It has been more than a year since the last major release of elementary OS. Ever since then, its popularity has grown multifold thanks to its unique philosophy and desktop environment. After fastidious development over the past few months, the elementary OS team is finally ready to unveil their major release of 2021.
Elementary OS 6 Odin is right around the corner and the public beta builds are now available for Linux enthusiasts to download and experience before the stable release.
What’s New in elementary OS 6 Odin?
Compared to the last release, elementary OS 6 Odin has made major strides in a lot of aspects like user experience and hardware improvements. Alongside enhancements, elementary OS doesn’t shy away from adding some new features either. Let us have a look at these changes in detail.
Look and Feel Changes
One of the most-awaited and requested visual features has now finally been implemented in the Odin release: Dark mode. Inside the Appearance section of the desktop settings, you can change the style from Default to Dark to enjoy a systemwide dark theme across all the supported apps and user interface.
Users have the choice to schedule the dark mode to toggle automatically depending upon the sunrise and sunset of their location. Otherwise, you can specify the manual timings for the same.
You can also make your desktop look more personal with the new accent colors. With over 10 vibrant colors to choose from, you can ensure that your desktop stands out from the rest as you mix and match the theme and accents.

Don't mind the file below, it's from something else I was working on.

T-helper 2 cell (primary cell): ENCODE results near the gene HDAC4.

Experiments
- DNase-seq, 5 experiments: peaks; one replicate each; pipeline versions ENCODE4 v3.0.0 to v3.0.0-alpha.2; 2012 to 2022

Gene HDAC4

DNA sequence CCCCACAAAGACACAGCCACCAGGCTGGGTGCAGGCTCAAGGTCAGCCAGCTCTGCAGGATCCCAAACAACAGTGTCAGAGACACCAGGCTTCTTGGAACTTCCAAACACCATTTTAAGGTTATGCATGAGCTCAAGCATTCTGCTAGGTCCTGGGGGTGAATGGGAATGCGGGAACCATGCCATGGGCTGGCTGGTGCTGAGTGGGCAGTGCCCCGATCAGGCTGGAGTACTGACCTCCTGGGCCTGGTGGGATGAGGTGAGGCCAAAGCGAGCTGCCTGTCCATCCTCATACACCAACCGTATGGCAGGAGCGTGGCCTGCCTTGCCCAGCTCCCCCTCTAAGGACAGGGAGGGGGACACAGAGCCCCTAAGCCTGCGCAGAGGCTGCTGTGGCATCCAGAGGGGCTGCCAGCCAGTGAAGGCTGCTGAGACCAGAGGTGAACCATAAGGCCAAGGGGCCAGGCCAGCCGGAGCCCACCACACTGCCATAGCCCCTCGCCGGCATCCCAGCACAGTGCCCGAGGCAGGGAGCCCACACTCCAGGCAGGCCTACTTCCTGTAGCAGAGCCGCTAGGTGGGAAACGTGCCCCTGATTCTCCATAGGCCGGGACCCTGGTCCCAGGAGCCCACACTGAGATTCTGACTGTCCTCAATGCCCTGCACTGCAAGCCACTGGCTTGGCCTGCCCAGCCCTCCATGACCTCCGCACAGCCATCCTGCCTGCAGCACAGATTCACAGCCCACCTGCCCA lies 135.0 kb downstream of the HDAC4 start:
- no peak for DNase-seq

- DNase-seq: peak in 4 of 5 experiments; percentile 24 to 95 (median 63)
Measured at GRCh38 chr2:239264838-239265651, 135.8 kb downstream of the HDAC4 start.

These accent colors will affect the buttons and elements systemwide much like the dark theme. This gives your dock, panel indicators, and action buttons a consistent look. Applications can however use their own accents colors.
The Pantheon desktop environment looks as refreshing as ever with an elegant design that focuses on simplicity. Other changes include new typography and iconography as the Open Sans and Raleway fonts make way for the new Inter font; while icons are made more internally consistent.
Elementary OS 6 introduces multi-touch gestures with smooth and responsive animations. Introducing the new 1:1 finger tracking for touchpad and touch screen devices, you can do more with your laptop. Under the hood, it uses the Touchégg Daemon to capture input events and communicate them to Gala, the elementary OS window manager.
Swiping up with three fingers brings up the multitasking view while a two or three fingers horizontal scroll will allow you to switch between workspaces seamlessly. You can even set up four-finger gestures for vertical, horizontal, and pinch movements. This is similar to the newly introduced gestures in GNOME 40.
Other app gestures such as paging and navigation have also been refined and extended to other components. The developers have added easy window dragging and a few layout helpers to make it easier to adapt to the app’s interface across small to large displays.
The team behind elementary OS is on the lookout for other use cases for gestures such as the swipe to dismiss notification gesture.
To use the system’s Evolution Data Server for better compatibility and synchronization, the developers have rewritten some of the built-in elementary OS applications such as Mail and Tasks. The Files application comes with a new navigation mode: single-click to navigate within the app and a double click to open files in their default app.